Picture the scene. The UK Prime Minister, David Cameron, has called Ken Clarke in on Sunday morning for an important and urgent job. He is without portfolio but that doesn’t mean is without his uses.
“What ho, prime minister! Not chillaxing today?” asks the jovial former Lord Chancellor.
“No, Ken. There’s important business afoot. We need a little air cover. We want you to dominate the news headlines.”
“I’m the man for the job,” beams Ken, he of the “some rapes are more serious than others” claim.
“Great,” says Cameron. “Now, go out and say something about veils. Any old b– – – will do.”
Ken duly complies. It is not certain why he needs to do this important job. It may be a precursor to justice secretary Chris Grayling coming over all “tough on veils” by announcing a ban on them for witnesses giving evidence in court (though a ban is not really within his immediate powers); or it may be to deflect attention from the embarrassing U-turn on migrant visa bonds.
Whatever it is, Ken rises to the challenge. How did he approach this sensitive subject? By blundering in with his size 10 Hush Puppies. In passing he denigrated the attitude of women who wear veils as archaic and strange: “It’s a most peculiar costume for people to adopt in the 21st century.”
He insulted the garment itself: “It’s almost impossible to have a proper trial if one of the persons [is] in a kind of bag.”
And all this was wrapped up in an insistence that his comments “had no trace of Islamophobia”.
The legal position
What he failed to do was apply his incisive legal mind to the actual legal issues. If he had, he might have come to the conclusion that there is no legal (and hence no moral) reason for a ban on the veil for witnesses in court.
1) The legal logic starts, not with the idea that the veil is “a most peculiar costume”, but from the position that Britain is obliged to protect religious freedom. Article 9(1) of the European Convention on Human Rights (by which the Government and the courts are bound) says:
“Everyone has the right to freedom of thought, conscience and religion; this right includes freedom to change his religion or belief, and freedom, either alone or in community with others and in public or private, to manifest his religion or belief, in worship, teaching, practice and observance.”
2) A court must allow that freedom, but there can be exceptions for some purpose “prescribed by law and … necessary in a democratic society in the interests of public safety, for the protection of public order, health or morals, or the protection of the rights and freedoms of others”. (Art 9(2))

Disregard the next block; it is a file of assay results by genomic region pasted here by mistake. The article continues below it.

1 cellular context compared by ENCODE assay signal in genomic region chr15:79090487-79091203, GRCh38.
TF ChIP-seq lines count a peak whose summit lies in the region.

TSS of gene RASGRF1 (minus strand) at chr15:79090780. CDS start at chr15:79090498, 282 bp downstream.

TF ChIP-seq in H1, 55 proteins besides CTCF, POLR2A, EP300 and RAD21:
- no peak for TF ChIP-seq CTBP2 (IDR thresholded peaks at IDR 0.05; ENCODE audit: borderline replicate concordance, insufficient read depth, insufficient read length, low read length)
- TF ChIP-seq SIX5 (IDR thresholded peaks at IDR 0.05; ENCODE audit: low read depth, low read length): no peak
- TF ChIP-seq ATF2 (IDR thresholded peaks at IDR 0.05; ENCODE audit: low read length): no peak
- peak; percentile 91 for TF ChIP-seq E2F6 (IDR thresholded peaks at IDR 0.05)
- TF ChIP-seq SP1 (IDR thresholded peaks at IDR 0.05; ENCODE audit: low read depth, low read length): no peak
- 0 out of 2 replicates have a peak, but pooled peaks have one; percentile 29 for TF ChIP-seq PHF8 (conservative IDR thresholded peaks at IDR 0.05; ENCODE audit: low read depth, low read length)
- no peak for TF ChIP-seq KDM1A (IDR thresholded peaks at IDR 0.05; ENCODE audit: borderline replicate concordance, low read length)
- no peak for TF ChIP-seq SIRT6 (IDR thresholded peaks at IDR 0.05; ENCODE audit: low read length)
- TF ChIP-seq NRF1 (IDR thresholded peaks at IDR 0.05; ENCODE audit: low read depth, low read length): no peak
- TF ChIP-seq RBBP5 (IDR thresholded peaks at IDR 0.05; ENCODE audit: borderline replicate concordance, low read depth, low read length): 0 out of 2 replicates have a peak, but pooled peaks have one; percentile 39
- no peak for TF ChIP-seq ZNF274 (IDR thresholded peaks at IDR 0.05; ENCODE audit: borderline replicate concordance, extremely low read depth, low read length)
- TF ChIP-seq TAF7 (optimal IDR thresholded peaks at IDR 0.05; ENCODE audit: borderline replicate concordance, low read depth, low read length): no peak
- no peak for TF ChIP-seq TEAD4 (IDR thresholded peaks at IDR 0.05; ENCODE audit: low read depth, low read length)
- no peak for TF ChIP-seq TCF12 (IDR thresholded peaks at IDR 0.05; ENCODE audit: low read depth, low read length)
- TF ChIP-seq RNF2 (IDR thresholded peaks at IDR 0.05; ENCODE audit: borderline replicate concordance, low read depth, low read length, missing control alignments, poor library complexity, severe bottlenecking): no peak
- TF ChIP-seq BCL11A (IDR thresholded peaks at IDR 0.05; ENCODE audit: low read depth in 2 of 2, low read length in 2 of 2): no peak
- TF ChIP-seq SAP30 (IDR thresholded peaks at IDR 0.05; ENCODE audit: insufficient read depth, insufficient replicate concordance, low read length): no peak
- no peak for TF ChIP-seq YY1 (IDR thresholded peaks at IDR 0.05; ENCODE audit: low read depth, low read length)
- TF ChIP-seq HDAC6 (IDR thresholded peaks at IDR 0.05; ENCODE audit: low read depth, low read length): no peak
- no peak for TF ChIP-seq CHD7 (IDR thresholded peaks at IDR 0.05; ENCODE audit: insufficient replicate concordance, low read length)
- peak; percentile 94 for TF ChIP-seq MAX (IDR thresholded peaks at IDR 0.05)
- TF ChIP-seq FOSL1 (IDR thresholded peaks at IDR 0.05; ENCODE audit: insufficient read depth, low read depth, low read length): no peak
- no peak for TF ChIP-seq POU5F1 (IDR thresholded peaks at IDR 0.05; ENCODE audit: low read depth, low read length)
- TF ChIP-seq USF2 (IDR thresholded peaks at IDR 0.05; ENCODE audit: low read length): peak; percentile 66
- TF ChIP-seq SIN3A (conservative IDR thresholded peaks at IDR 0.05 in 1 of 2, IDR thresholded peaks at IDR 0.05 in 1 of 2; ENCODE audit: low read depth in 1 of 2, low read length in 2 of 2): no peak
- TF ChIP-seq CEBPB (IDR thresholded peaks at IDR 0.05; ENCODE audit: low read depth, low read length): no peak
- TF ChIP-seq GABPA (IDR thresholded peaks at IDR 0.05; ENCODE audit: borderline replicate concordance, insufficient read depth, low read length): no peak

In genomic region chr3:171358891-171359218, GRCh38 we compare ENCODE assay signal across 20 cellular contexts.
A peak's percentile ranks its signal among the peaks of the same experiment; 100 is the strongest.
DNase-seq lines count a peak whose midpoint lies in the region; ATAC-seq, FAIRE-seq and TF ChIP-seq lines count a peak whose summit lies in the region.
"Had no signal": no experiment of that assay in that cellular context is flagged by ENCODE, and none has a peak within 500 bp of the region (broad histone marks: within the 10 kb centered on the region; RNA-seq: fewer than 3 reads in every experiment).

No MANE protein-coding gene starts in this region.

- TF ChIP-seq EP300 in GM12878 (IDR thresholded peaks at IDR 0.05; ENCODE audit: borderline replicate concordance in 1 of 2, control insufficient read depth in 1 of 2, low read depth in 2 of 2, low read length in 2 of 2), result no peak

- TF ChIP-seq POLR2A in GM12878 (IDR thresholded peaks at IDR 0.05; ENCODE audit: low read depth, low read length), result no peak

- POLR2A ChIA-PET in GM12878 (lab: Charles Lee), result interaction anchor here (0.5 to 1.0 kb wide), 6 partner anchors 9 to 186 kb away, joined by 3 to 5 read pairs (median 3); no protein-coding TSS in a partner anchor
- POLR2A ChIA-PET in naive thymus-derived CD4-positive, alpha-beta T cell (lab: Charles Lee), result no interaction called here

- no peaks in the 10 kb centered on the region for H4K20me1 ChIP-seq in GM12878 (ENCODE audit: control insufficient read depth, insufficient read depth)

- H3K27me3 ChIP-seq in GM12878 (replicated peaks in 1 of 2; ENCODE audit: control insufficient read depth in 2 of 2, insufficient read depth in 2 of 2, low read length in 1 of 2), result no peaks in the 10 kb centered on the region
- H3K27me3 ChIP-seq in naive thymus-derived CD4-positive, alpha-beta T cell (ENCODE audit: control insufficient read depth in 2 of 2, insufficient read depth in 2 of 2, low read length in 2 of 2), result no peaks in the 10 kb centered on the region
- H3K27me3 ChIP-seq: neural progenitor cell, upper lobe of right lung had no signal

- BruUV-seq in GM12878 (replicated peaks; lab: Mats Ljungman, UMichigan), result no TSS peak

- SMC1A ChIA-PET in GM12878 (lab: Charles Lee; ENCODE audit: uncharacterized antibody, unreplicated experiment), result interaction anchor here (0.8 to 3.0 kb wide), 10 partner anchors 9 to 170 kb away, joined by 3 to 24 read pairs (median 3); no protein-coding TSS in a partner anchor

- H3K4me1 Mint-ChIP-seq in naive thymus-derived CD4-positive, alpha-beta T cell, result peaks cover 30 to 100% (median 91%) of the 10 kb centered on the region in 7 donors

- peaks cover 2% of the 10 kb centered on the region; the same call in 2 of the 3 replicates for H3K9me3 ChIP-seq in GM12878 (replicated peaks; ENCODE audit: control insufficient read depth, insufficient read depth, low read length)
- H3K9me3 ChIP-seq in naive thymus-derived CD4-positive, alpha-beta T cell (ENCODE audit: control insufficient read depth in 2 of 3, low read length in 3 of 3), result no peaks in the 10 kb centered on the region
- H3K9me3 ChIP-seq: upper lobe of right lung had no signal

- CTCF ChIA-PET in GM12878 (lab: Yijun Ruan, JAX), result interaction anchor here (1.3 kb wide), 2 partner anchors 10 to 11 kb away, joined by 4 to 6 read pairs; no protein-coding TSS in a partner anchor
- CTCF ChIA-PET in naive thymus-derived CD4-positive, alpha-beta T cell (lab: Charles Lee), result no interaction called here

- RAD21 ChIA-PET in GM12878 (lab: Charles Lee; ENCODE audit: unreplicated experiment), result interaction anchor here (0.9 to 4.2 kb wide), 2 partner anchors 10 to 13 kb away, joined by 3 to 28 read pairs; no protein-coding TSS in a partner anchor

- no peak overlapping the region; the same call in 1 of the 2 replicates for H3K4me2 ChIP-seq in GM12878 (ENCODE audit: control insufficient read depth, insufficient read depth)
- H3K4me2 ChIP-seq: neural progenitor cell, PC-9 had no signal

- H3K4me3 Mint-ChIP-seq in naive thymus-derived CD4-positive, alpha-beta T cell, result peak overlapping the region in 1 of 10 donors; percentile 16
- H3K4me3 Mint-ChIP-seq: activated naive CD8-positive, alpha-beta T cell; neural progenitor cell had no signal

3) Having a “proper trial” might be just such a purpose – but only if it can be shown that the conduct you want to ban is of the sort that would prevent a proper trial. As Judge Peter Murphy said in his recent decision on this very matter, a ban must be “proportionate in the sense that there is a rational connection between the aim and the restriction”.
4) This means it must be shown that seeing faces is essential to a jury ascertaining whether the witness is telling the truth or lying. This must not be a gut reaction nor some notion that unveiling is embedded in our Common Law. The fact that Kenneth Clarke “can’t see how” a judge and jury can appraise evidence without seeing the giver of the evidence is not enough.
5) No “rational connection” has yet been shown between a ban and the aim of a “proper trial” (presumably one in which truth and justice prevail). Indeed much research evidence shows that faces are misleading; people don’t always, or even usually, correctly judge truth or lies in people’s faces or demeanour. One study is considered in detail here.
6) Since there is no “rational connection”, any ban would be disproportionate in ECHR terms – remembering that we start from the position of protecting religious rights unless there are good reasons not to.
This seems to be the sticking point of those who want to ban the veil. They do not like the practice of veiling. They do not have to be Islamophobic to dislike it. They may be liberals, like Clarke, who believes, apart from court witnesses people should be able to wear “what the devil they like” (a further inelegant phrase when talking about religious dress). People justify bans because veiling is oppressive to women as well as archaic. They consider courts should uphold British values.